I completed my Master’s in Development Studies from the London School of Economics and Political Science and went on to do doctoral work in Economics at the School of Oriental and African Studies (SOAS) in the University of London.  I’ve also worked extensively with international development organizations such as Action Aid and the International Organization for Migration (IOM).  The experience of living and working in South Asia has also provided me with a unique opportunity to examine theories relating to development economics and the extent to which they stand their ground in diverse contexts.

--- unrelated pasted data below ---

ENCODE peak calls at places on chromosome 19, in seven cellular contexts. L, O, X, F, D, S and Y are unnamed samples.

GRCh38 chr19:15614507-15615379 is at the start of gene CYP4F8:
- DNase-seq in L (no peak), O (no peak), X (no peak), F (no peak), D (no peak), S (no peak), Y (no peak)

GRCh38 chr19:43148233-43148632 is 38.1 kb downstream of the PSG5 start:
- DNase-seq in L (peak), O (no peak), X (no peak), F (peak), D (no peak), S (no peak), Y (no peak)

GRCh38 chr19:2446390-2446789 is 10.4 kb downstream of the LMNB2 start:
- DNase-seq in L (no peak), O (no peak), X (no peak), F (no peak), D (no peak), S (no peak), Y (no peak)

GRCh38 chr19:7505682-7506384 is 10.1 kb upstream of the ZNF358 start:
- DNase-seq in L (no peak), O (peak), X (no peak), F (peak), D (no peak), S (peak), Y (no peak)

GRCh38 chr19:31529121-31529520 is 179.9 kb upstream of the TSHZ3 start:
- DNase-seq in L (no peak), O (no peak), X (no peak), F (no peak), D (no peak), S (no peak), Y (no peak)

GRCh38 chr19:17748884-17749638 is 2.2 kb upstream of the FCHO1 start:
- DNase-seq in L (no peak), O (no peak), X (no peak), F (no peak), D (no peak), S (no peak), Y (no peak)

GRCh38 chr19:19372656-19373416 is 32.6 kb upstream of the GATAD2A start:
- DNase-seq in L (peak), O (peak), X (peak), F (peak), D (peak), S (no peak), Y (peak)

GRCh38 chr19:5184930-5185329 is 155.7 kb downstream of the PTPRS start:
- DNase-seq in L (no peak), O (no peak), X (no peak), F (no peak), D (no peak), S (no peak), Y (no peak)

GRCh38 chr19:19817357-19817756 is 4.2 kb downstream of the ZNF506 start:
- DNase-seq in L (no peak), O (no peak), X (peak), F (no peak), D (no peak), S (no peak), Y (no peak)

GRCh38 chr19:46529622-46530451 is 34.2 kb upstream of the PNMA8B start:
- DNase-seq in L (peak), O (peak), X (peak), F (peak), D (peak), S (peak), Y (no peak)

My Ph.D. focused on international migration and how it can be a double-edged sword – wielding the power to develop rural communities but at the same time highly precarious and carrying with it the risks and uncertainties of cross-border mobility.  In my research, I have argued that to comprehensively understand the causes of poverty, one must explore how wealth reproduces - that the framework of analysis should be relational and rooted in structures of inequality.  My most recent research has focused on refugee movements and particularly the state of the Rohingyas who have fled from Myanmar to Bangladesh.  I am interested in how statelessness serves as an equalizer and the extent to which differences in wealth are reproduced in fluid refugee contexts.